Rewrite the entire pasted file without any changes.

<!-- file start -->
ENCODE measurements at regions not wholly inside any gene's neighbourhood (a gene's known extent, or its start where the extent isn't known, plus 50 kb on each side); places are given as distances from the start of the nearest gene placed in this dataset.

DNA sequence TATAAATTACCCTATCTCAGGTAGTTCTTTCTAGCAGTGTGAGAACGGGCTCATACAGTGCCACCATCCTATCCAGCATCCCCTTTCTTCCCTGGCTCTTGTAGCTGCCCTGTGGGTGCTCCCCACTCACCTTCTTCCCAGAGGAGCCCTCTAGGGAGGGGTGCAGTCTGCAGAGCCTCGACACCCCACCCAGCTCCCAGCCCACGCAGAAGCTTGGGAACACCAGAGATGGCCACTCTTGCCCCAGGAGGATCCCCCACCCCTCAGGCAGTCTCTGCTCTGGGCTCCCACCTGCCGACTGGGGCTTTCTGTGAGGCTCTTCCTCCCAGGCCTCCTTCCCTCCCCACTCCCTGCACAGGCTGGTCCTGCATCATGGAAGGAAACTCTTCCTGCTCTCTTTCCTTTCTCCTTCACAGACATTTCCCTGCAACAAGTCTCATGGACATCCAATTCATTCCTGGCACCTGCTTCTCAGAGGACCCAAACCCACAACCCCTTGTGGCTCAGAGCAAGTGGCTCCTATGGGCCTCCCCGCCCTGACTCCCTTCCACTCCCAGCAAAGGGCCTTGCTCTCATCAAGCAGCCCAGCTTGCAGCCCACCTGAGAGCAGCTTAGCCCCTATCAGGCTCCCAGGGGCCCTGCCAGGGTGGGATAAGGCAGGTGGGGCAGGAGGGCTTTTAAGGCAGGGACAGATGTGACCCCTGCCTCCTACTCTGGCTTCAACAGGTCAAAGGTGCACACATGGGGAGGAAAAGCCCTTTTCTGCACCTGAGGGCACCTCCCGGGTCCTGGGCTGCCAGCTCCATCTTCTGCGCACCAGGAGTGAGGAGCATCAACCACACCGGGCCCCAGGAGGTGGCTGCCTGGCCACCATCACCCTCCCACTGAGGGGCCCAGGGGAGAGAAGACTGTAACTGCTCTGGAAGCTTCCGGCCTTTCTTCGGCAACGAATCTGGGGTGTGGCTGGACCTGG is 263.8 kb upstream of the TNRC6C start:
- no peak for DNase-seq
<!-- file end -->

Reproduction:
ENCODE measurements at regions not wholly inside any gene's neighbourhood (a gene's known extent, or its start where the extent isn't known, plus 50 kb on each side); places are given as distances from the start of the nearest gene placed in this dataset.

DNA sequence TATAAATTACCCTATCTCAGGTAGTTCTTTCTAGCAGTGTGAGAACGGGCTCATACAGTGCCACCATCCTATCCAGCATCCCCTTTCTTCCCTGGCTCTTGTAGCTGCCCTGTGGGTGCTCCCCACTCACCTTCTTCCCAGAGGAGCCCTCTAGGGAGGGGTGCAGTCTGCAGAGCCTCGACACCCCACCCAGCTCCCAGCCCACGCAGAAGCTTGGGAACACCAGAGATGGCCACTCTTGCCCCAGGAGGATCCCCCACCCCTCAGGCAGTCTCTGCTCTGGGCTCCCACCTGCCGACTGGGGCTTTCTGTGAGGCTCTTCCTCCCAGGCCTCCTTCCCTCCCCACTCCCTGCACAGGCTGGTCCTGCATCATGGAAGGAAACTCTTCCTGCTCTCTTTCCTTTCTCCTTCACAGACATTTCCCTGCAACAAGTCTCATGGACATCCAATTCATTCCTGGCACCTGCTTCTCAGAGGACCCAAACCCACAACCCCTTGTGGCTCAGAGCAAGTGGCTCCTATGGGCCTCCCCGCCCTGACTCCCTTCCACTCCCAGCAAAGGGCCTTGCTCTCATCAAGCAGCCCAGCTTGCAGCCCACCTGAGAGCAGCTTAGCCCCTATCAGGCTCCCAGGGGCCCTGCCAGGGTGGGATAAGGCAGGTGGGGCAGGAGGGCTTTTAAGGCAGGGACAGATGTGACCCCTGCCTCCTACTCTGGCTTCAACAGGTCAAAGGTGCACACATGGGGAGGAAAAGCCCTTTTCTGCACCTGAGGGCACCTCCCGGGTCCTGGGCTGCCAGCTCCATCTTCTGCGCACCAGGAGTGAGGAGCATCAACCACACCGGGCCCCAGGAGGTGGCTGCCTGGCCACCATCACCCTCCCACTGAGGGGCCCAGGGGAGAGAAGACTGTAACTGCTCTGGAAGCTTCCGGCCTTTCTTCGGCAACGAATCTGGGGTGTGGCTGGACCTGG is 263.8 kb upstream of the TNRC6C start:
- no peak for DNase-seq